Last night I went to the Utah Helicopter Association meeting in American Fork at the Rec Center. I often miss the meeting, but went this month because I've spent some time revamping the Utah Helicopter Association Web Site. The new site sports easy-to-use photo galleries into which members of the club can upload photos, a public forum for anyone (though moderated so it stays on-topic), and a club calendar that -- again -- any member of the club can update.
I've done a lot of work on RC club web sites over the years, and a self-managing site seems to be the future. I try to set it up so that the officers have effective "admin" privileges over the whole site -- they can create or delete any content -- but that as the webmaster I'm the only one who can modify the layout, code, and modules. This division of labor REALLY helps. It allows me to focus on what I'm really good at: back-end systems integration, database management, and systems administration. The members and officers can handle keeping the content on the site up-to-date as long as I have a few computer-savvy people willing to post updates here and there.
This really takes the workload off a webmaster. If I spend all of my spare time updating content on the site, burnout sets in really quickly. If, on the other hand, I only have to pay attention to FUNCTIONALITY of the site, and other people step in to post blogs, forums, calendars, photos, etc. it's a HUGE weight off my shoulders. The only really painful thing has been that I've had to learn some User Interface things... it turns out that nobody wants to design the layout of the site either, so as the webmaster that really gets to be my job.
It's been very informational, anyway. With the aid of The Gimp, I can throw up a fairly amateur-looking web site with pro features in a few hours. Which for a Radio Control club is just about the right balance; it doesn't need to look professional. But if I wanted to make a business out of this, I'd definitely need to improve my graphic design skills. That's part of the package customers expect: a slick-looking site with professional usability features. And typically content forwarded from their old site, too.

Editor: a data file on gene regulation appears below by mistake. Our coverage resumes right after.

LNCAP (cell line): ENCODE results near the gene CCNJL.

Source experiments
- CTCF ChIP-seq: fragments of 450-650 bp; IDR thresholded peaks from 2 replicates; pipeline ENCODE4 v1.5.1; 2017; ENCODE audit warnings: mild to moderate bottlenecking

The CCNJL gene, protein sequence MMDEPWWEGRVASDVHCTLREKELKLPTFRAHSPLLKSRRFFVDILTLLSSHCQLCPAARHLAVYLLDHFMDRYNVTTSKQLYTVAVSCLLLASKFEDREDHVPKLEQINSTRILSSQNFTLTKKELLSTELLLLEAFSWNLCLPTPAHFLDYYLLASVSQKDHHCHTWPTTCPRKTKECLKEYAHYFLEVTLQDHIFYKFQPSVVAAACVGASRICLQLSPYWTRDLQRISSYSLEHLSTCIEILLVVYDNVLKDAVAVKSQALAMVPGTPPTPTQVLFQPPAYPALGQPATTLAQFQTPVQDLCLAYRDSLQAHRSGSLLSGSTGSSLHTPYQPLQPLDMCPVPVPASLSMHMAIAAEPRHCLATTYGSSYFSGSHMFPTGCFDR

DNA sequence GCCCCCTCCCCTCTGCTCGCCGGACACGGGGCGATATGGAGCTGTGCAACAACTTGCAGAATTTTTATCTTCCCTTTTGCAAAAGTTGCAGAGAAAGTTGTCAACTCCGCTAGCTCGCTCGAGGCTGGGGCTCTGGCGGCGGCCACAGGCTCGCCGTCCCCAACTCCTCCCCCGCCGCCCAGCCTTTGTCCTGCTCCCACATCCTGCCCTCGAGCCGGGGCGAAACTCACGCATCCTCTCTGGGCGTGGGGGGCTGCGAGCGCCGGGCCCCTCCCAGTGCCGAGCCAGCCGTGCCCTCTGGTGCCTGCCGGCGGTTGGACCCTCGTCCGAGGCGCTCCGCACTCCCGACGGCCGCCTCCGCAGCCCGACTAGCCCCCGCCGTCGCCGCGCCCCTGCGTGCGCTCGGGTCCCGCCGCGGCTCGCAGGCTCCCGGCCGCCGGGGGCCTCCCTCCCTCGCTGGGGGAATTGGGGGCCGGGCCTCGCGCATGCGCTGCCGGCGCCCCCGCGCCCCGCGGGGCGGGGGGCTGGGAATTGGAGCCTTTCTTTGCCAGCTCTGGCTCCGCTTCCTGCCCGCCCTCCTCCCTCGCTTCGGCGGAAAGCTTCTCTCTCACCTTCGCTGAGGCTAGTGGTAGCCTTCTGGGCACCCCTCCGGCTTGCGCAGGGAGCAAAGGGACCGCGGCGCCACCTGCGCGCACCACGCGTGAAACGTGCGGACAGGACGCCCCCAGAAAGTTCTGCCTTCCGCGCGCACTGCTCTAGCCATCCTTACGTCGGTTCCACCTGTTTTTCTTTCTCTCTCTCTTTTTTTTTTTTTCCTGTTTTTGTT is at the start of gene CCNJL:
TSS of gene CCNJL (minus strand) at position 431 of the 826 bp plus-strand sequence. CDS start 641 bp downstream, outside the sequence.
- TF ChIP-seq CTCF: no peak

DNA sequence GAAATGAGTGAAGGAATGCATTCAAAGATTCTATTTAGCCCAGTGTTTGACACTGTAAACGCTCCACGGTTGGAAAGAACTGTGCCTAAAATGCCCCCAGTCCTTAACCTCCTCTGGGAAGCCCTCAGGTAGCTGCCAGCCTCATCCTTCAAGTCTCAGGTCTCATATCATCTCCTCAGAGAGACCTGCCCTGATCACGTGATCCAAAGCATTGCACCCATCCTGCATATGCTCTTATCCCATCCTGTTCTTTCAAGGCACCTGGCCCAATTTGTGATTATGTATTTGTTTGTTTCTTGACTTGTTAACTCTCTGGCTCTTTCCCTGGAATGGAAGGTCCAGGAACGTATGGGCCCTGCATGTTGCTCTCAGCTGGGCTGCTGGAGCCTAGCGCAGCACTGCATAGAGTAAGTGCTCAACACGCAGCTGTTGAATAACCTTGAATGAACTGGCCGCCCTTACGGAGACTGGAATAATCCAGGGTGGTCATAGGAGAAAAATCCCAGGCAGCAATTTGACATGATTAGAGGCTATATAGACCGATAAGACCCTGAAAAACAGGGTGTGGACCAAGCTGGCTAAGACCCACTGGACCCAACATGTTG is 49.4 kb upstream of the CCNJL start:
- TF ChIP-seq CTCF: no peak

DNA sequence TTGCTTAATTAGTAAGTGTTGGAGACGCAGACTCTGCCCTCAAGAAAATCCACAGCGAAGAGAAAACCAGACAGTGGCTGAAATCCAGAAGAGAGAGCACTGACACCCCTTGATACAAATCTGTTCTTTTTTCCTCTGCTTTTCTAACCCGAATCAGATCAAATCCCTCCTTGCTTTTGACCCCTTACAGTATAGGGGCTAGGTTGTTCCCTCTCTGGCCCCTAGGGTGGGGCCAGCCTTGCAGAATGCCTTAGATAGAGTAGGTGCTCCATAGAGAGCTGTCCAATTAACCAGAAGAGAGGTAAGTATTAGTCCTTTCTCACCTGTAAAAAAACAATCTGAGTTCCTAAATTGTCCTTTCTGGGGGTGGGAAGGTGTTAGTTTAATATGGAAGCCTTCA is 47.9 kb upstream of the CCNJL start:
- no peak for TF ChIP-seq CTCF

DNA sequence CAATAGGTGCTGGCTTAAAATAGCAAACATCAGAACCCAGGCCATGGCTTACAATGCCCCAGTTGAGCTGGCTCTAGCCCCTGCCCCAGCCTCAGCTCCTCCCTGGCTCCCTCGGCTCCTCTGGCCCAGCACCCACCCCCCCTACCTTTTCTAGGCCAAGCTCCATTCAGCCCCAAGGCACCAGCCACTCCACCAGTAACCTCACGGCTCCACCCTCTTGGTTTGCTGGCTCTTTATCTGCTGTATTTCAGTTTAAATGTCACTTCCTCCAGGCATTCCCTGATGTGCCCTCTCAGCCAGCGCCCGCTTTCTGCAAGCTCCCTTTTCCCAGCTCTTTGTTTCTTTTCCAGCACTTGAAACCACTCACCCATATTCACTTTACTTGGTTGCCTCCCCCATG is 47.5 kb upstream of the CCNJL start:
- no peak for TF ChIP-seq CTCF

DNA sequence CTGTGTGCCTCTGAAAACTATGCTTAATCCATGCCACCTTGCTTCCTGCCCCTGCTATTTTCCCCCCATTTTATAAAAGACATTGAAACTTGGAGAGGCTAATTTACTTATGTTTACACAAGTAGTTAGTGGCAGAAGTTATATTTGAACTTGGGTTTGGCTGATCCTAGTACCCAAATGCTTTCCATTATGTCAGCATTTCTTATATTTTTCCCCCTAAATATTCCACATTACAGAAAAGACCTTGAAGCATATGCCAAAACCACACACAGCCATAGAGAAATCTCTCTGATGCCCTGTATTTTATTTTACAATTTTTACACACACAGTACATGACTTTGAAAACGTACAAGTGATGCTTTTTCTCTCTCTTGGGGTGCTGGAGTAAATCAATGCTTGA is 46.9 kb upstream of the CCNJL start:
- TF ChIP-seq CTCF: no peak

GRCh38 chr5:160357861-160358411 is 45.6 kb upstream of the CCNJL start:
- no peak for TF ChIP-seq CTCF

As far as the diet & exercise program goes? Well, had some donuts at last night and this morning. Really need to make sure I'm totally on the wagon. This week has been much more like "start tracking your weight again and eat a tiny bit better" than truly back on my eating plan. And I need to do more lifting than just weighing the bar. On the plus side, I'm building some better habits: stepping on the scale every day, tracking every morsel that goes into my mouth, and thinking about that scale weight whenever I put something down my gullet. On the minus side, I haven't exercised the restraint necessary to drop the weight yet, and when I look at the nutrient ratios I am realizing that my typical eating plan SUCKS compared to where I need to be to get lean again.